On January 27, Puerto Rico Governor Pedro Pierluisi shared good news about the territory’s economic future and his priorities for the 118th Congress in a letter to congressional leadership. “Puerto Rico is in a path of progress and economic stability,” the letter began.
Governor Pierluisi pointed out that the unemployment rate on the Island is at a record low, labor participation has increased by 5%, and the economy grew 4% in the most recent fiscal year.”I would like to express my sincere appreciation for Congress’s support as we have strived to restore and jumpstart Puerto Rico’s economy,” Pierluisi wrote.
He also expressed enthusiasm for working with Congress in the coming year and asked for specific action on the part of Congress.
NAP to SNAP
The first request was for Congress to complete the transition of Puerto Rico from NAP to SNAP.
Puerto Rico does not participate in SNAP, the food stamp program currently in the states. Instead, Puerto Rico has NAP, a similar program with some important differences. It is a block grant with a cap, rather than a flexible funding source that adjusts to needs, as SNAP does.
In addition, the payments under NAP are much smaller than those provided by SNAP. “This gap exists even though Puerto Rico imports $6.5B in agricultural products from the mainland each year,” the governor pointed out.
Federal funding and taxes
In his letter, Governor Pierluisi also requested that Supplemental Security Income (SSI) be extended to the territory. This is another example of federal benefits which are severely limited in Puerto Rico. “Extension of this program in Puerto Rico would make a fundamental difference in the lives of hundreds of thousands of American citizens whose only distinction is that they live in Puerto Rico,” Pierluisi wrote.
The governor also brought up drug trafficking and enforcement. Puerto Rico is situated in a tempting location for drug traffickers, and the drug trade leads to violent crime on the Island. Are asked that Congress direct more resources to work on this national security issue.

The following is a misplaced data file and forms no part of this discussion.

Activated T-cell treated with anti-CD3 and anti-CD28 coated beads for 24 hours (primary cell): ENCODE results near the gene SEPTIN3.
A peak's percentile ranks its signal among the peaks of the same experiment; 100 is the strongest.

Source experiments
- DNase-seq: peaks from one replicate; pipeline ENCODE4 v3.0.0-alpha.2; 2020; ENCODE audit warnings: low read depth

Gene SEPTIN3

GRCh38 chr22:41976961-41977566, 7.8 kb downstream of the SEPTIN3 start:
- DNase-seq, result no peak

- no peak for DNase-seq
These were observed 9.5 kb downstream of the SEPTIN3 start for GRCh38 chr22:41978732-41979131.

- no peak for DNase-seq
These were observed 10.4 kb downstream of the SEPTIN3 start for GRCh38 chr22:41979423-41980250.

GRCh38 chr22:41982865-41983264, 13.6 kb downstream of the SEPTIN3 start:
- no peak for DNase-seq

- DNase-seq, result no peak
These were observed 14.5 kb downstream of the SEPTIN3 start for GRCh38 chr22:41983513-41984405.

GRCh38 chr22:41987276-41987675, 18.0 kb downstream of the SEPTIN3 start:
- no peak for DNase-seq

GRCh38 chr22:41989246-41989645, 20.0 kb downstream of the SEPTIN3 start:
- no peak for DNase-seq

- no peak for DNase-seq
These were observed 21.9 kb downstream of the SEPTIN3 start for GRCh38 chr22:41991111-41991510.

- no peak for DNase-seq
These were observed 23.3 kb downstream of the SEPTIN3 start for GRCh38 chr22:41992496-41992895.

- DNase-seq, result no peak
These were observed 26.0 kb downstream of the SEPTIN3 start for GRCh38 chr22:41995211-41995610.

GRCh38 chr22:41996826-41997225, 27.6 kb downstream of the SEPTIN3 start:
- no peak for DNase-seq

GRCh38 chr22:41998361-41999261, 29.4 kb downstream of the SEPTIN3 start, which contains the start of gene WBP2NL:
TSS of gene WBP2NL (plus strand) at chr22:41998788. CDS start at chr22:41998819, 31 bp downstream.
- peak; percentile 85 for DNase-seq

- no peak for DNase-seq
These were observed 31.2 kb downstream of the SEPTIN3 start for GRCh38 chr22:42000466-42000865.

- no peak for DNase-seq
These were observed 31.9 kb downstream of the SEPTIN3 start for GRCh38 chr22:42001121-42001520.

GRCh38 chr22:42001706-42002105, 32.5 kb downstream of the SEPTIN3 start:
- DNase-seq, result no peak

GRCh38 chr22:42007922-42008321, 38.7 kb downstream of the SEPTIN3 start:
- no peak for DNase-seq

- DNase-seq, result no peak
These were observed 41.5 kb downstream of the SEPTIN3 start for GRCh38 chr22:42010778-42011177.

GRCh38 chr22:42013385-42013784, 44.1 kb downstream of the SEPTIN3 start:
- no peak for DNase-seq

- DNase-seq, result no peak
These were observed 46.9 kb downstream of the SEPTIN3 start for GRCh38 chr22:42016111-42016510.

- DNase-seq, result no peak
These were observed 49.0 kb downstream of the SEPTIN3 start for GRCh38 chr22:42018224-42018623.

Pierluisi asked that the Earned Income Tax Credit and the Rum Tax Cover-Over be made permanent. He also asked for a targeted waiver of the Jones Act, which requires that U.S. ships and crews be used for all deliveries between U.S. ports. The requested waiver would apply to fuel and fuel derivatives when an emergency declaration is issued by the President of the United States.
The final section of the Governor’s letter raised the question of Puerto Rico’s political status. Reminding his readers that HR8393, the Puerto Rico Status Act, passed the House at the end of the 2022 session and did not have time to go to the Senate, Pierluisi wrote, “The political status of Puerto Rico has been unresolved since we first became a territory of the United States in 1898 and remains a blemish in American democracy.”
“I urge you to continue the important work of H.R.8393 in this Congress and not allow this important opportunity to pass by,” the governor wrote. “So many Puerto Ricans have defended American democratic values at home and abroad that lack of representation and voting rights, as well as congressional inaction, are unacceptable. Congress must call for a vote on the political future of Puerto Rico and commit to implementing the will of the majority. That is what democracy is all about.”
Read the full letter.